The octagonal shape of mausoleums is a distinctive feature of the Lodi dynasty of Medieval India. The Lodi dynasty, which ruled from 1451 to 1526, was known for their architectural contributions, particularly in the construction of tombs and mausoleums. The octagonal shape was commonly used in Lodi architecture, with examples such as the Tomb of Sikandar Lodi in Delhi. This shape was a departure from the square or rectangular shapes used by previous dynasties, and it became a defining characteristic of Lodi architecture.

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  • 15. 

    Which among the following foreign travellers is not correctly paired with their respective period of visit in India?

    • A.

      Fa Hien – Gupta Period

    • B.

      Hiuen Tsang – Post Gupta Period

    • C.

      Al Beruni – Early Medieval Period

    • D.

      Ibn Batutta – Mughal Period

    Correct Answer
    D. Ibn Batutta – Mughal Period
    Explanation
    Ibn Batutta is not correctly paired with the Mughal Period because Ibn Batutta, a Moroccan explorer, visited India during the 14th century, which was before the establishment of the Mughal Empire in the 16th century. Therefore, his visit to India does not correspond with the Mughal Period.

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  • 16. 

    Silapaddikaram’ and ‘Manimekalai’ are the immortal epic works belonging to which of the following period?

    • A.

      Pre-Mauryan Age

    • B.

      Sangam Age

    • C.

      Gupta Age

    • D.

      Early Medieval Age

    Correct Answer
    B. Sangam Age
    Explanation
    The correct answer is Sangam Age. Silapaddikaram and Manimekalai are two epic works that belong to the Sangam Age. The Sangam Age was a period of Tamil literature and culture that lasted from 300 BCE to 300 CE. These two works are considered to be among the greatest literary achievements of this period and provide valuable insights into the social, cultural, and political life of ancient Tamil society.

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  • 17.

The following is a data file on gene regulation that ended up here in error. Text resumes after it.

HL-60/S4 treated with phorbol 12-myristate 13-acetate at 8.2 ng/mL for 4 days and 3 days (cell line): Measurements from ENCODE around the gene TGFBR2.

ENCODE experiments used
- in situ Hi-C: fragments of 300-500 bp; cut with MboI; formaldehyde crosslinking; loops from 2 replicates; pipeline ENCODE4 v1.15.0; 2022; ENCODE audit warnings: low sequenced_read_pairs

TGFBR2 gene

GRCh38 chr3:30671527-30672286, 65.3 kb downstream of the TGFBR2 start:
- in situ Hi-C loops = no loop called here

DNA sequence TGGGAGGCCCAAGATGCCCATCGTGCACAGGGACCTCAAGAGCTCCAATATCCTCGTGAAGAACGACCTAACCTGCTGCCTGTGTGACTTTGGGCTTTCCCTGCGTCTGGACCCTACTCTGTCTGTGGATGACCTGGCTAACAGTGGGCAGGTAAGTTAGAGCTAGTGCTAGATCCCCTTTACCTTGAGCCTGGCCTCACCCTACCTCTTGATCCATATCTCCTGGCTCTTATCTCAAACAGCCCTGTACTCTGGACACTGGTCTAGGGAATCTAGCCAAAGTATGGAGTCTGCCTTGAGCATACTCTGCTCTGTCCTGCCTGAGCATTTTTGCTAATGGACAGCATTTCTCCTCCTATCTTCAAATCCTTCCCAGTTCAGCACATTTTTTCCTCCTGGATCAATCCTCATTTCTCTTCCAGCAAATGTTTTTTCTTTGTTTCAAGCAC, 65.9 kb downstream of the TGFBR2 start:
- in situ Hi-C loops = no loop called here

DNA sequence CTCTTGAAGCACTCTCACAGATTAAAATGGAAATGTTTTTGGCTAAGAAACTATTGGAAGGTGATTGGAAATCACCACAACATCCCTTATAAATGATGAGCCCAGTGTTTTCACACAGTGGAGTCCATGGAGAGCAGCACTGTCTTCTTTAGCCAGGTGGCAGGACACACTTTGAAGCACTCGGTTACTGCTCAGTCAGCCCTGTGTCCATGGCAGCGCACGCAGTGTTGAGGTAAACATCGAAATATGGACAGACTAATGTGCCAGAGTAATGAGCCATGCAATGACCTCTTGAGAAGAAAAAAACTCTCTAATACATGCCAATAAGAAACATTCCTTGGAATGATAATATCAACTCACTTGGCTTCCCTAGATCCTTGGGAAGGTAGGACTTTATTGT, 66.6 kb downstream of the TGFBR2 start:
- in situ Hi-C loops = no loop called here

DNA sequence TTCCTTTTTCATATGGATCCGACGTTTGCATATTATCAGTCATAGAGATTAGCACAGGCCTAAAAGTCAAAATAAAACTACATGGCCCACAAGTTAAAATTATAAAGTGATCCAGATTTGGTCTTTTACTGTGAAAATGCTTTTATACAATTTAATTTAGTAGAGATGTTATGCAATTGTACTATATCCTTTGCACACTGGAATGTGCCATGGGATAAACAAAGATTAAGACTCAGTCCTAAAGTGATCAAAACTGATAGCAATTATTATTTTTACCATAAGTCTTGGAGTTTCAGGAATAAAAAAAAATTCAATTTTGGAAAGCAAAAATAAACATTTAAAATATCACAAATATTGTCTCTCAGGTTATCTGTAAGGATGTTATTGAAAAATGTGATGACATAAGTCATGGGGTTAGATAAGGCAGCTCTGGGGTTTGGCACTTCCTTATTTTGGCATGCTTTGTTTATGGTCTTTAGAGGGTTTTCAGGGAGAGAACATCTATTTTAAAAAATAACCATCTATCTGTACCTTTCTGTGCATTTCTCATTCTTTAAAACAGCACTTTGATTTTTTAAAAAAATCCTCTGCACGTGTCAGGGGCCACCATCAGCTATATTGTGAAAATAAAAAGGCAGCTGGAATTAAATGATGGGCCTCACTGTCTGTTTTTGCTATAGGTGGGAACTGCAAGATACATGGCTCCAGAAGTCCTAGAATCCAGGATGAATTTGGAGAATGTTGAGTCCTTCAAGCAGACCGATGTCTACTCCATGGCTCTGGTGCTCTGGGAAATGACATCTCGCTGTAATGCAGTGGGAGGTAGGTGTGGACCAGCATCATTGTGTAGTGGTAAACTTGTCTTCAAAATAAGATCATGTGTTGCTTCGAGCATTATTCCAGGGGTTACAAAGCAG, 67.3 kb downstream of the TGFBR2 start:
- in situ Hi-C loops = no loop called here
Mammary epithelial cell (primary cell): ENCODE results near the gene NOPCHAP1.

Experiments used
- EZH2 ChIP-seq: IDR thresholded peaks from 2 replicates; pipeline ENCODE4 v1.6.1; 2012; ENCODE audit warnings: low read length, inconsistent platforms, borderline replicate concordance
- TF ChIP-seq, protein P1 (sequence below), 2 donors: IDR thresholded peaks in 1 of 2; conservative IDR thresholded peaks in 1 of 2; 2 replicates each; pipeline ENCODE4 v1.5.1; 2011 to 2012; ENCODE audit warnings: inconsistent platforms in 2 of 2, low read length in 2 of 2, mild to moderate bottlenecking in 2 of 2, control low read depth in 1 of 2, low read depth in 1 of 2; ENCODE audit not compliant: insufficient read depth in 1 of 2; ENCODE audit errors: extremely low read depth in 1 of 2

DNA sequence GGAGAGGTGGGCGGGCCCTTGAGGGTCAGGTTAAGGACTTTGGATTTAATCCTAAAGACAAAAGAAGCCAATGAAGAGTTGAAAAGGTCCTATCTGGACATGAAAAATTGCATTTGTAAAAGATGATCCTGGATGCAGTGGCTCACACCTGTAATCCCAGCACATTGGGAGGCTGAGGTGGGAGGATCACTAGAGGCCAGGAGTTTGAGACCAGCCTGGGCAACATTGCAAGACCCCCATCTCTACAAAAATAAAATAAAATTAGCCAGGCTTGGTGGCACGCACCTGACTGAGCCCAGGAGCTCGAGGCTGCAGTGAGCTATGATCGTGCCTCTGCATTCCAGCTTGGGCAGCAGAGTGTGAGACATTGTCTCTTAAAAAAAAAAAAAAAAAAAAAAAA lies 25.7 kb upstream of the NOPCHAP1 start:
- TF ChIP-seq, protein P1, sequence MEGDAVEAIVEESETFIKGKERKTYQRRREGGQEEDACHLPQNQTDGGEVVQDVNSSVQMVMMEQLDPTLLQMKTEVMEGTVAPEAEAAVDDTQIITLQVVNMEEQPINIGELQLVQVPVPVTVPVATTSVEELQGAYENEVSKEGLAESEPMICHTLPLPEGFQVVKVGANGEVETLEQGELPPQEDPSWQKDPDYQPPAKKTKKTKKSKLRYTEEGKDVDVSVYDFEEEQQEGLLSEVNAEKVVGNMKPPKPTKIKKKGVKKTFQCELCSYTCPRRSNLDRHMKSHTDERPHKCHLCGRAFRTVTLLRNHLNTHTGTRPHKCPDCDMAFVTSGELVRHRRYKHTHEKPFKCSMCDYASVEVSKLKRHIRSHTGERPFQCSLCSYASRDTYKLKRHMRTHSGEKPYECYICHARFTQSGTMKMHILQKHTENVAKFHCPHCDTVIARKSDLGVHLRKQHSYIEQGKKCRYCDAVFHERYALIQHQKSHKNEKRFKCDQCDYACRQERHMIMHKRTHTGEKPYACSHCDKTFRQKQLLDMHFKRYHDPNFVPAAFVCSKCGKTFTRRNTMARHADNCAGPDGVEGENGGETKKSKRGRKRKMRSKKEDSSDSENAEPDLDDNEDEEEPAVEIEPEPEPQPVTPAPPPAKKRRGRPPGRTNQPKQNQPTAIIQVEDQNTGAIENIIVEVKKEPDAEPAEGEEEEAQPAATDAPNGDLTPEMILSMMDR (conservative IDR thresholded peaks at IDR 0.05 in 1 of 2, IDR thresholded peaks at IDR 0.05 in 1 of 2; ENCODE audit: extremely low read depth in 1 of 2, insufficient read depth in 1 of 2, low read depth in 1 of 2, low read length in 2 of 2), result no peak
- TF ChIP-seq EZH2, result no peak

The silver coin which was introduced by Sher Shah and continued by the Mughals was :

    • A.

      Rupaya

    • B.

      Dinar

    • C.

      Asharfi

    • D.

      Muhar

    Correct Answer
    A. Rupaya
    Explanation
    The silver coin introduced by Sher Shah and continued by the Mughals was the Rupaya. This coin was widely used as a standard currency during the Mughal Empire and even after its decline. The Rupaya was a significant development in the monetary system of India and played a crucial role in facilitating trade and commerce.

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  • 18. 

    The rulers of Bahmani kingdom encouraged the development of art and architecture in the form of cities, buildings, mosques and fortresses. The incorrect statement in this context is:

    • A.

      The city of Hyderabad was founded by Ibrahim Adil Shah of Bijapur.

    • B.

      Gol Gumbaz of Bijapur, the mausoleum of Mohammad Adil Shah is the largest dome.

    • C.

      The Char Minar of Hyderabad was built by Mohammad Quli Qutb Shah of Golkunda.

    • D.

      Mahmud Gawan built a college at Bidar.

    Correct Answer
    A. The city of Hyderabad was founded by Ibrahim Adil Shah of Bijapur.
  • 19. 

    Which legendary Sufi saint of Chishti order was popularly known as ‘Chirag-e-Dehlavi (Chirag of Delhi)’?

    • A.

      Nizamuddin Auliya

    • B.

      Shaikh Nasiruddin Mahmud

    • C.

      Qutbuddin Bakhtiyar Kaki

    • D.

      None of the above

    Correct Answer
    B. Shaikh Nasiruddin Mahmud
    Explanation
    Shaikh Nasiruddin Mahmud was a legendary Sufi saint of the Chishti order who was popularly known as 'Chirag-e-Dehlavi' or 'Chirag of Delhi'. He was known for his spiritual knowledge and teachings, and his shrine in Delhi is a popular pilgrimage site for devotees.

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  • 20. 

    In the light of events which occurred during the reign of Shahjahan, select the statement which is NOT correct:

    • A.

      The capital of the mughal empire was shifted from Agra to Delhi.

    • B.

      Monthly scale was introduced in Mansabdari system.

    • C.

      Foreign travelers Bernier, Travernier and Manucci visited the Mughal court.

    • D.

      Jats and Satnamis raised the banner of rebellion.

    Correct Answer
    D. Jats and Satnamis raised the banner of rebellion.
  • 21. 

    Which among the following great revolutionaries was the brain behind the ‘Chittagong Armoury Raid’?

    • A.

      Ganesh Ghosh

    • B.

      Chandrashekhar Azad

    • C.

      Surya Sen

    • D.

      Lala Hardayal

    Correct Answer
    C. Surya Sen
    Explanation
    Surya Sen was the brain behind the 'Chittagong Armoury Raid'.

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  • 22. 

    The revolutionary organisation ‘Abhinav Bharat Society’ was founded in 1904 by:

    • A.

      Bhagat Singh

    • B.

      Vinayak Damodar Savarkar

    • C.

      Barindra Kumar Ghosh

    • D.